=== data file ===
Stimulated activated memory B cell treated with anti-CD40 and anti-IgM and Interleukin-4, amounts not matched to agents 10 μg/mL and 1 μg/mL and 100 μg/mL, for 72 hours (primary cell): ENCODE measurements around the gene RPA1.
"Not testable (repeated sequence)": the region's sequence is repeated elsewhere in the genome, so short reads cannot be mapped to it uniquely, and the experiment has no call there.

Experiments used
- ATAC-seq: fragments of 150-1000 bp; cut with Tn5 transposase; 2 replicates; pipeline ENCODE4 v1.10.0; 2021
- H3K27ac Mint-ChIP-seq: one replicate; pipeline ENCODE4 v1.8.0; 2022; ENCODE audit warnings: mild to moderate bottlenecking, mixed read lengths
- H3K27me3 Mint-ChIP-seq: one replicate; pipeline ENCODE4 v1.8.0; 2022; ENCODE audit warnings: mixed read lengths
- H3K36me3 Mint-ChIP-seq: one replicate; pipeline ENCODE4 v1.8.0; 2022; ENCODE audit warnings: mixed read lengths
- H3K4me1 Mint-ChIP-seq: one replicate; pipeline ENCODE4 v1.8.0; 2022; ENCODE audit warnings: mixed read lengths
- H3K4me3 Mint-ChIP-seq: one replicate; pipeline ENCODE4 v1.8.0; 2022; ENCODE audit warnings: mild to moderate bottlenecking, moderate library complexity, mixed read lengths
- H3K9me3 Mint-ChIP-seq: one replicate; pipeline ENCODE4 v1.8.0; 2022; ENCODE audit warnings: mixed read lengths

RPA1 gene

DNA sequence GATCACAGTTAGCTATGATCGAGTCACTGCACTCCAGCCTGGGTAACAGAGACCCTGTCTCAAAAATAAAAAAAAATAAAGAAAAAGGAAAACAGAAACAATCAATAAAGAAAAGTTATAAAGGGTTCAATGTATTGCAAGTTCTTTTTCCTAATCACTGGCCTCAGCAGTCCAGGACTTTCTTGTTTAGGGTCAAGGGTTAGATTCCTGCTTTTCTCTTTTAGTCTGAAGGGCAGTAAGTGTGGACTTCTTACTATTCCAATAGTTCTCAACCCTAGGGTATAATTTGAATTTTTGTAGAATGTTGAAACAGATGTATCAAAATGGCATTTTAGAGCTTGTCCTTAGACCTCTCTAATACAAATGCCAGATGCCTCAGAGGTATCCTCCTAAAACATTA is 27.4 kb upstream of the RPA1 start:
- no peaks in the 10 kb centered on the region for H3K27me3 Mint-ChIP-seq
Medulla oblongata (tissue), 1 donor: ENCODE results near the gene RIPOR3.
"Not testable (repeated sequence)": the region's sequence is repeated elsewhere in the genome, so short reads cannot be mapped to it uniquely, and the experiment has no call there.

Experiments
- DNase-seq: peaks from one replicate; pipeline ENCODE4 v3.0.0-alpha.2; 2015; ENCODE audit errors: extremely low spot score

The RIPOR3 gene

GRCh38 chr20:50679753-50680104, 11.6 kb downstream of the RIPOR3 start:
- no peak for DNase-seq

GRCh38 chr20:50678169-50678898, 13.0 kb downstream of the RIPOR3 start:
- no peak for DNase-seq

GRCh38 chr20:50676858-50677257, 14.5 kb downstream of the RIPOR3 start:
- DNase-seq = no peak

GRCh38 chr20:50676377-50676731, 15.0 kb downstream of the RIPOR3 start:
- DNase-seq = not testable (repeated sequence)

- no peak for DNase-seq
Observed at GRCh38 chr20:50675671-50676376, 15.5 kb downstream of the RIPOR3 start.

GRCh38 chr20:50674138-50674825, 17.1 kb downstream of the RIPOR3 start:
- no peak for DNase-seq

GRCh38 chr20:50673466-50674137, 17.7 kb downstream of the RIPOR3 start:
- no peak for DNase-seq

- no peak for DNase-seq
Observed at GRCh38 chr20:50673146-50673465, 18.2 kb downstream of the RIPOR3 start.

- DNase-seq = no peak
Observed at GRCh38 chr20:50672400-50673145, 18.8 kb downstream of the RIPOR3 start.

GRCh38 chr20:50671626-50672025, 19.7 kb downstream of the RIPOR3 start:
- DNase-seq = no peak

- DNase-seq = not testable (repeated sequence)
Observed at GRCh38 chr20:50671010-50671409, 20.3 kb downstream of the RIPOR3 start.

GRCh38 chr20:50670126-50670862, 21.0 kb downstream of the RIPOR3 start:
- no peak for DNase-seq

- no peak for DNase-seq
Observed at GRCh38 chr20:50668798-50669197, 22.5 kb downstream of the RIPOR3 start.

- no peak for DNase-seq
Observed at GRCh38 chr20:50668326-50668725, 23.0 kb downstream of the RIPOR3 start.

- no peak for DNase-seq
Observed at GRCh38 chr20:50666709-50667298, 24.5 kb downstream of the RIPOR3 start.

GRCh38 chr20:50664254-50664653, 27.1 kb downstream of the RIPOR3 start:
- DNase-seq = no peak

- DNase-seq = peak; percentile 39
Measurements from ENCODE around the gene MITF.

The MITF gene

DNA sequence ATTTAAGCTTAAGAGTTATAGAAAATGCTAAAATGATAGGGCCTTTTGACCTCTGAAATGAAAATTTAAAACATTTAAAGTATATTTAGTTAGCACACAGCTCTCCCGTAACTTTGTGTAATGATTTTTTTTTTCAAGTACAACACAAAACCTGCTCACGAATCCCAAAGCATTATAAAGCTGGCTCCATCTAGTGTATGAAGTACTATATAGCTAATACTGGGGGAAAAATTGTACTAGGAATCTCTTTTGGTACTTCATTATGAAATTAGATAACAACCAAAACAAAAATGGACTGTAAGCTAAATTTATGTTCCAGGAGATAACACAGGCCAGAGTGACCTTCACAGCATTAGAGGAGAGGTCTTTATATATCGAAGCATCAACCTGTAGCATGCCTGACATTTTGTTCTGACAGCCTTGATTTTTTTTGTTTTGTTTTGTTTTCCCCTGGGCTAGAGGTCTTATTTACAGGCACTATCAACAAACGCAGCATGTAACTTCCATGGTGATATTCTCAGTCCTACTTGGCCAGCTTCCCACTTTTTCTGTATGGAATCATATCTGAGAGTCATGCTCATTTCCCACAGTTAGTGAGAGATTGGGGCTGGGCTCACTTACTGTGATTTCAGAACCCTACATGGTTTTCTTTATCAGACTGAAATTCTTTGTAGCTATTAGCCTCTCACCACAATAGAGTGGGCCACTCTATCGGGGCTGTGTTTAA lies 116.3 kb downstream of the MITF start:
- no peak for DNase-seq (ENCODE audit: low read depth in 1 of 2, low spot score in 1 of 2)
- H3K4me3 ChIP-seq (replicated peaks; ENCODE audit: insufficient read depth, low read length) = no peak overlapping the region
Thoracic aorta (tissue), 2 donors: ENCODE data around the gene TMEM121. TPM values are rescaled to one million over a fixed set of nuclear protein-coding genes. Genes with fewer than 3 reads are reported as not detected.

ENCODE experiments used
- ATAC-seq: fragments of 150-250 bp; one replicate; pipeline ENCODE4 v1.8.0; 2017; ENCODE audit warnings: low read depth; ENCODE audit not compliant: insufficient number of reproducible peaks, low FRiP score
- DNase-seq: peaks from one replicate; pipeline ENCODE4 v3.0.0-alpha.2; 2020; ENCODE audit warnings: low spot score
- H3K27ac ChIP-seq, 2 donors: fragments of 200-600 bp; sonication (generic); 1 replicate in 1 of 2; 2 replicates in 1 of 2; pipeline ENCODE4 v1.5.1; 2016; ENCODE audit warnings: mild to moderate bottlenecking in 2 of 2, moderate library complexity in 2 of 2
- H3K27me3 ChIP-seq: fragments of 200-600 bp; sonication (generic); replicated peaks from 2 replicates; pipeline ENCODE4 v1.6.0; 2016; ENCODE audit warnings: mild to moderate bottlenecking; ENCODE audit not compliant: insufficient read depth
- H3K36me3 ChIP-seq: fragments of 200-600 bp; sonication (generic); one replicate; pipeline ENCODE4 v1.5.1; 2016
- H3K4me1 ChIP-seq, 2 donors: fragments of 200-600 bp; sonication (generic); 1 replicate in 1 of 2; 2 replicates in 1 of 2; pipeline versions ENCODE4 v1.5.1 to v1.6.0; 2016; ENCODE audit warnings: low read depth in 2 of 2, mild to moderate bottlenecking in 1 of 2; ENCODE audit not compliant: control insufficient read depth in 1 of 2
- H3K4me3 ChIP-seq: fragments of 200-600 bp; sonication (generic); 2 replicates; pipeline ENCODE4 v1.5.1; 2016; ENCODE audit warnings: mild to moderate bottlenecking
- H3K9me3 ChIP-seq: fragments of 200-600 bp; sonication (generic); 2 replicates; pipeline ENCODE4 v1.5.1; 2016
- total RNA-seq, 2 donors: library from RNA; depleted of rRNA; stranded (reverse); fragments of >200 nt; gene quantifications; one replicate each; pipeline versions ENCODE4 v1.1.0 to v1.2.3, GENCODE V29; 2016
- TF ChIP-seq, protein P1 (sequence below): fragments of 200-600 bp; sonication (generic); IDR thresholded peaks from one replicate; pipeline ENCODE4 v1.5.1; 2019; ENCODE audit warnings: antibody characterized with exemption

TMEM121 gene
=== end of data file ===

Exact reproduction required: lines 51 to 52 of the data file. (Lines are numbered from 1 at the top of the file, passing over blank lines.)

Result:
- DNase-seq = peak; percentile 39
Measurements from ENCODE around the gene MITF.